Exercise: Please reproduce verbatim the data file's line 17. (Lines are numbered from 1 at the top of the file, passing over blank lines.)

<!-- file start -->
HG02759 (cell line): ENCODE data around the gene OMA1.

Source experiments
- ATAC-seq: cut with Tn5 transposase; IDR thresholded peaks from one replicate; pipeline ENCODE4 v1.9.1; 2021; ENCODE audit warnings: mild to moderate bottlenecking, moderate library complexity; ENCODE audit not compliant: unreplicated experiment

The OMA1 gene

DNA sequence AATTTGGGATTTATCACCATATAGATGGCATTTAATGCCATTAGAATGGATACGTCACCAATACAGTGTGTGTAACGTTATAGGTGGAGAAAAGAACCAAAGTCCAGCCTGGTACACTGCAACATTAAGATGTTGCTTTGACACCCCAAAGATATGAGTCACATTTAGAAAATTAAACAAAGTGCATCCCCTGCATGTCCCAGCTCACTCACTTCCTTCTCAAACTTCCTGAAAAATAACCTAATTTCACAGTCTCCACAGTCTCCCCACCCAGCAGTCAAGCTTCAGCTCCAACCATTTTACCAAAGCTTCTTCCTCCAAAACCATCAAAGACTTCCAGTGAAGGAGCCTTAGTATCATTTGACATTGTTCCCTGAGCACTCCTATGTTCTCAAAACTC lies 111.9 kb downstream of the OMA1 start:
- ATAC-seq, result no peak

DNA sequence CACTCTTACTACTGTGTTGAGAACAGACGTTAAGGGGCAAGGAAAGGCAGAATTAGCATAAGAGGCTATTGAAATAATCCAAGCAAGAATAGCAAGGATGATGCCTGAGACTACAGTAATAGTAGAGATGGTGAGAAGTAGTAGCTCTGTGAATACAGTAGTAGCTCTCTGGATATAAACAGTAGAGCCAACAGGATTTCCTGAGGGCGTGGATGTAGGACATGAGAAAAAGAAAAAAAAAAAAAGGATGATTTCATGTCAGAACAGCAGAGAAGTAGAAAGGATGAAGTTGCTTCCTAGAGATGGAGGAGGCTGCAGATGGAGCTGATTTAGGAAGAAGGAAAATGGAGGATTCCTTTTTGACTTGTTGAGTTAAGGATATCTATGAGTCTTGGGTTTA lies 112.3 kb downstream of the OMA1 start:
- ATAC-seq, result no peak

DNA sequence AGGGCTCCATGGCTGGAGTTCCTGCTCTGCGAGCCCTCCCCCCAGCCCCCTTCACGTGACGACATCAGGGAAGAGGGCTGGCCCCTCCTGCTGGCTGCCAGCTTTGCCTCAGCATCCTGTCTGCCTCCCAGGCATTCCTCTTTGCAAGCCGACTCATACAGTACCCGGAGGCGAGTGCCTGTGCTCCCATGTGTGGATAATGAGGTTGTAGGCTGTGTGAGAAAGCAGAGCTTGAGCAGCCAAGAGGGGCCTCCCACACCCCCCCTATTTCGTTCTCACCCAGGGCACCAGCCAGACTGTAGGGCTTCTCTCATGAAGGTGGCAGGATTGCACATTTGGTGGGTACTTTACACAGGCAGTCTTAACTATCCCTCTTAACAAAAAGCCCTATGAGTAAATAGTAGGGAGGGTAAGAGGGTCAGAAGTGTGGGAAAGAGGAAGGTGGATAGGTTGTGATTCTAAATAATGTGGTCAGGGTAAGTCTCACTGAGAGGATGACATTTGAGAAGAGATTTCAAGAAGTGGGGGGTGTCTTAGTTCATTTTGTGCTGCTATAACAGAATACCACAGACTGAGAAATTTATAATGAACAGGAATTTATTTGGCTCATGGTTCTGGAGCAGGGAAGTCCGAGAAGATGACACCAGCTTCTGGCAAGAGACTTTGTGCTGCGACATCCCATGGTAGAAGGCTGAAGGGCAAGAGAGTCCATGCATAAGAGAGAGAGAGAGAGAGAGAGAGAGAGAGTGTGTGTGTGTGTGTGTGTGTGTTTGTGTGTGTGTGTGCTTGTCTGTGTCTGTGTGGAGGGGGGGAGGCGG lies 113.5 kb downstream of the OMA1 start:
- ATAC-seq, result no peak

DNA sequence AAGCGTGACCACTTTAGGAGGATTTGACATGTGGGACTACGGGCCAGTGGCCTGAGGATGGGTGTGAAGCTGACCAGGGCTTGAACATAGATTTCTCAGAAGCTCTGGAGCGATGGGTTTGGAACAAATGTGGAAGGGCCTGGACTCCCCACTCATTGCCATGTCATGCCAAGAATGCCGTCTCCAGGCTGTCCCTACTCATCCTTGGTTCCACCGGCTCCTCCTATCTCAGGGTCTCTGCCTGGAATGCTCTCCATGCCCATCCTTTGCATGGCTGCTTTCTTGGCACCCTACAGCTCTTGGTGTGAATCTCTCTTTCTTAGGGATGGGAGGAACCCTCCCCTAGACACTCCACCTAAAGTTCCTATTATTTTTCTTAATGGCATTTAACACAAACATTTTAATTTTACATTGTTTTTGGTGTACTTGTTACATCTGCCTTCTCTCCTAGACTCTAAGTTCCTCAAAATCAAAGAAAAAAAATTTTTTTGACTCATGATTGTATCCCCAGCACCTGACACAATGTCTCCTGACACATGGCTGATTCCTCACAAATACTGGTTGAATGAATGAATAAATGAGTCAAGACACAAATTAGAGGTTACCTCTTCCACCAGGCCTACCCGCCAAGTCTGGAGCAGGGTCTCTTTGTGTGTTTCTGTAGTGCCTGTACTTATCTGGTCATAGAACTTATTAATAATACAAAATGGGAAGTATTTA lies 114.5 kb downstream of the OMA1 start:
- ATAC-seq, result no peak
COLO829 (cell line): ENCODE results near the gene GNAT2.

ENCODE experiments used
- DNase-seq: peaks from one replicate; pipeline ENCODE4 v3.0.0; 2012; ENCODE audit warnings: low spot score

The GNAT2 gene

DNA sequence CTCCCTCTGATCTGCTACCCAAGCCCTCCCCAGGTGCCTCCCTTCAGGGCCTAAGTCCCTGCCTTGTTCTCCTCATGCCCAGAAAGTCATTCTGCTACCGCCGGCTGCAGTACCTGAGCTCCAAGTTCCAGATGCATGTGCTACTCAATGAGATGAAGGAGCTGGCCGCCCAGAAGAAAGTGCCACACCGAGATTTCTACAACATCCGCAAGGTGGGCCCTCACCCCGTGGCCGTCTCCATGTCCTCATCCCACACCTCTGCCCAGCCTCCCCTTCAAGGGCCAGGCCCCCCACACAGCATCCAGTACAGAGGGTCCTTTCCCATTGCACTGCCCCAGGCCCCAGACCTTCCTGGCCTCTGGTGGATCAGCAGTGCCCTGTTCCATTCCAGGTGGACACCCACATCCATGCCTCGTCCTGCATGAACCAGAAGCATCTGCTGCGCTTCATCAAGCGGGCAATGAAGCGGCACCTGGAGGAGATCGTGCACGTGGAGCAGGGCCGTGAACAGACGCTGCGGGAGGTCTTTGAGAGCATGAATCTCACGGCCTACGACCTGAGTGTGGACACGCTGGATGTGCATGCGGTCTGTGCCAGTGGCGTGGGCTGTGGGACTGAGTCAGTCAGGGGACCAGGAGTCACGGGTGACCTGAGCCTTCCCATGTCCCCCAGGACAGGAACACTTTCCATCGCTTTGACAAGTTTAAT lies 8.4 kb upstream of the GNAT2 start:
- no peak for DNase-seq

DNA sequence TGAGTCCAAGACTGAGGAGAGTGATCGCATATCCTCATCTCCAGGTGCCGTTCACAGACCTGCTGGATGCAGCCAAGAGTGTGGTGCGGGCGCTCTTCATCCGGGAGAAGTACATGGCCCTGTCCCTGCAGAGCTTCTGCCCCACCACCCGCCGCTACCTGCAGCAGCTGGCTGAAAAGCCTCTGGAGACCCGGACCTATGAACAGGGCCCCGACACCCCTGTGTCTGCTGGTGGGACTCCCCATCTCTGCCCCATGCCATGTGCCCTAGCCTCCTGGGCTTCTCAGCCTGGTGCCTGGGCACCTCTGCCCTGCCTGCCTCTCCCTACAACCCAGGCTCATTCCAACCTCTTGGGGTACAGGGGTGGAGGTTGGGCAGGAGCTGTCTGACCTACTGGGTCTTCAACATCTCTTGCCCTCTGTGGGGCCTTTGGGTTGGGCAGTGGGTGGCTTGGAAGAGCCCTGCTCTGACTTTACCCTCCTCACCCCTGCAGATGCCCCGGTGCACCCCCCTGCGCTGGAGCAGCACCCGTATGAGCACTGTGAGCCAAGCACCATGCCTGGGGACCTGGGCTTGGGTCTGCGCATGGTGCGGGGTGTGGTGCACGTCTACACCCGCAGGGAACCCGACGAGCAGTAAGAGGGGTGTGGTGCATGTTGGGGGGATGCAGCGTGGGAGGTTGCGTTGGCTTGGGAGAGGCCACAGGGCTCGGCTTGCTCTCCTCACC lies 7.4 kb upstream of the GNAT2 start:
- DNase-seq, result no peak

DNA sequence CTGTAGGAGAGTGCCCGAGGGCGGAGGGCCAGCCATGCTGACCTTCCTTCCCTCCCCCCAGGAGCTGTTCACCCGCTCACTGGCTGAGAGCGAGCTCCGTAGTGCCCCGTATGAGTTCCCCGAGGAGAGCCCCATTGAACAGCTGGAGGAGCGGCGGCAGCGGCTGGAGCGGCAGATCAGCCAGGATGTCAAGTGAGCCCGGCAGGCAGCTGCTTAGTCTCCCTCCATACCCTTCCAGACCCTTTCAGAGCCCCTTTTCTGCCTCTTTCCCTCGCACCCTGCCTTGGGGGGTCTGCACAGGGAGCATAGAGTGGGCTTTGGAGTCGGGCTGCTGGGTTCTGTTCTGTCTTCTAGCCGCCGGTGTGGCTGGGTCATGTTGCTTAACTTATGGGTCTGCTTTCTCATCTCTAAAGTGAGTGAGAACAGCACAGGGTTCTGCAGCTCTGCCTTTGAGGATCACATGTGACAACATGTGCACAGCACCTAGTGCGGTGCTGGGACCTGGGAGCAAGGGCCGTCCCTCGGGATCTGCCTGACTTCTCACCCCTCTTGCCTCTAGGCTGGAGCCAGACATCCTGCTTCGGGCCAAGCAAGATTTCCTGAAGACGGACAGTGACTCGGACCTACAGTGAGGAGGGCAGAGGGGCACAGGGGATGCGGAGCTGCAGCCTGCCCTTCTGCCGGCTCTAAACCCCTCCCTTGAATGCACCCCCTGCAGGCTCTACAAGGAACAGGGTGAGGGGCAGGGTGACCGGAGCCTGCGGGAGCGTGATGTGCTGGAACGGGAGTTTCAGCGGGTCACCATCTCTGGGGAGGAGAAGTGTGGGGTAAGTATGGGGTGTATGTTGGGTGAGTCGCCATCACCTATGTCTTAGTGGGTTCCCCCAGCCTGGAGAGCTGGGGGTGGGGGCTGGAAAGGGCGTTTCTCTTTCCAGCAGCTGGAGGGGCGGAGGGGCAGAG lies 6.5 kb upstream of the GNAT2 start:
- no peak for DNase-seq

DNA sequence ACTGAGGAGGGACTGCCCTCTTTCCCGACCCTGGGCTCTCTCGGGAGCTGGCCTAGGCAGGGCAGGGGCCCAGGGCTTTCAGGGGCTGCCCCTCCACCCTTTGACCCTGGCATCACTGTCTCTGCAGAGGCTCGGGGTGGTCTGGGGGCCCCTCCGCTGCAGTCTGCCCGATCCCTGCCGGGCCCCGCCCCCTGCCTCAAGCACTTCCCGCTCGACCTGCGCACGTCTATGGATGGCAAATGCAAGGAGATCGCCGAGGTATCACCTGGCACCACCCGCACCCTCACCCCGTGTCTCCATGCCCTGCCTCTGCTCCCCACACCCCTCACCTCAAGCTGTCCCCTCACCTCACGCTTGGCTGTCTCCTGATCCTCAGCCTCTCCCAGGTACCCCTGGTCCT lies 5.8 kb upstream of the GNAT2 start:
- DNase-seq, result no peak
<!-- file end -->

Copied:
DNA sequence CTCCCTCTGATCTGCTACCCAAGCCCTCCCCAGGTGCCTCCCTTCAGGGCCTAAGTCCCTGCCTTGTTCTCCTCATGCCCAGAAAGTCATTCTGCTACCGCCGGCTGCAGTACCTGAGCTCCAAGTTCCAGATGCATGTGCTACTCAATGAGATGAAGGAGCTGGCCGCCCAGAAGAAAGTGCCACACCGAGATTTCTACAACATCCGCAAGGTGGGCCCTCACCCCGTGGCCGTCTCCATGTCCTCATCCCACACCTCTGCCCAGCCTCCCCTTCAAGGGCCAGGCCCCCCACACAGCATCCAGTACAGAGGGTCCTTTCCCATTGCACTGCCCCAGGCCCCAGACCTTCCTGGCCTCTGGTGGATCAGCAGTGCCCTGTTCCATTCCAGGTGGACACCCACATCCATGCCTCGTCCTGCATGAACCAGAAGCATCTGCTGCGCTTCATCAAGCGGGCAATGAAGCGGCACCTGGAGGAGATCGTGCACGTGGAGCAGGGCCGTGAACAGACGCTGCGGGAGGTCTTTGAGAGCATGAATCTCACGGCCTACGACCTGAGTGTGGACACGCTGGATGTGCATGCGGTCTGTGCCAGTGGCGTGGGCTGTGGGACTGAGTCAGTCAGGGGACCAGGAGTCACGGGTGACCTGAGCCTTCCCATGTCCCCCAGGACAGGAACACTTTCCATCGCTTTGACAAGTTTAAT lies 8.4 kb upstream of the GNAT2 start: